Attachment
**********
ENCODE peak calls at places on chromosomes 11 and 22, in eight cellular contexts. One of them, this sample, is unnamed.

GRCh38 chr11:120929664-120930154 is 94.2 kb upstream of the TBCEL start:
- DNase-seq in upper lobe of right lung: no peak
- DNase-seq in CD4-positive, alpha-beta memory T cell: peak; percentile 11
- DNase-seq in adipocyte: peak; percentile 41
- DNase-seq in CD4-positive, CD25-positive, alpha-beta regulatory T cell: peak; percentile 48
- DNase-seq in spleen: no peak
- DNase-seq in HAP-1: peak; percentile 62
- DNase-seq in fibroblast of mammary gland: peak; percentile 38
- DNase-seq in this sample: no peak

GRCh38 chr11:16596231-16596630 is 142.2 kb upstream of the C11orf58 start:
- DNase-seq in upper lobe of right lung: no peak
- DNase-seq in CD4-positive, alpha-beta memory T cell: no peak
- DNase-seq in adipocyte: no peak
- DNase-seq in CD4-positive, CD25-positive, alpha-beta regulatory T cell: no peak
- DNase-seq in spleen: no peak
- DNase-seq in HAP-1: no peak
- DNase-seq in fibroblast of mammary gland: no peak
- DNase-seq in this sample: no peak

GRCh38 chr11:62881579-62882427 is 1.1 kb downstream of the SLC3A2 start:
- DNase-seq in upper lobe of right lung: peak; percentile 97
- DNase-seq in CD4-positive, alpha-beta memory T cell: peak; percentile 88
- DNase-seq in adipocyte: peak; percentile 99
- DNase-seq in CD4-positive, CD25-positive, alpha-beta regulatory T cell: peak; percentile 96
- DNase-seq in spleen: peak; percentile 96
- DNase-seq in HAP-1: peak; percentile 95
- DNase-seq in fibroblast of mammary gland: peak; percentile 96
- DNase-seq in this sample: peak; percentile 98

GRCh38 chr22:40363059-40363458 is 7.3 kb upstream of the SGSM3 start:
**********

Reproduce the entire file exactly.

ENCODE peak calls at places on chromosomes 11 and 22, in eight cellular contexts. One of them, this sample, is unnamed.

GRCh38 chr11:120929664-120930154 is 94.2 kb upstream of the TBCEL start:
- DNase-seq in upper lobe of right lung: no peak
- DNase-seq in CD4-positive, alpha-beta memory T cell: peak; percentile 11
- DNase-seq in adipocyte: peak; percentile 41
- DNase-seq in CD4-positive, CD25-positive, alpha-beta regulatory T cell: peak; percentile 48
- DNase-seq in spleen: no peak
- DNase-seq in HAP-1: peak; percentile 62
- DNase-seq in fibroblast of mammary gland: peak; percentile 38
- DNase-seq in this sample: no peak

GRCh38 chr11:16596231-16596630 is 142.2 kb upstream of the C11orf58 start:
- DNase-seq in upper lobe of right lung: no peak
- DNase-seq in CD4-positive, alpha-beta memory T cell: no peak
- DNase-seq in adipocyte: no peak
- DNase-seq in CD4-positive, CD25-positive, alpha-beta regulatory T cell: no peak
- DNase-seq in spleen: no peak
- DNase-seq in HAP-1: no peak
- DNase-seq in fibroblast of mammary gland: no peak
- DNase-seq in this sample: no peak

GRCh38 chr11:62881579-62882427 is 1.1 kb downstream of the SLC3A2 start:
- DNase-seq in upper lobe of right lung: peak; percentile 97
- DNase-seq in CD4-positive, alpha-beta memory T cell: peak; percentile 88
- DNase-seq in adipocyte: peak; percentile 99
- DNase-seq in CD4-positive, CD25-positive, alpha-beta regulatory T cell: peak; percentile 96
- DNase-seq in spleen: peak; percentile 96
- DNase-seq in HAP-1: peak; percentile 95
- DNase-seq in fibroblast of mammary gland: peak; percentile 96
- DNase-seq in this sample: peak; percentile 98

GRCh38 chr22:40363059-40363458 is 7.3 kb upstream of the SGSM3 start: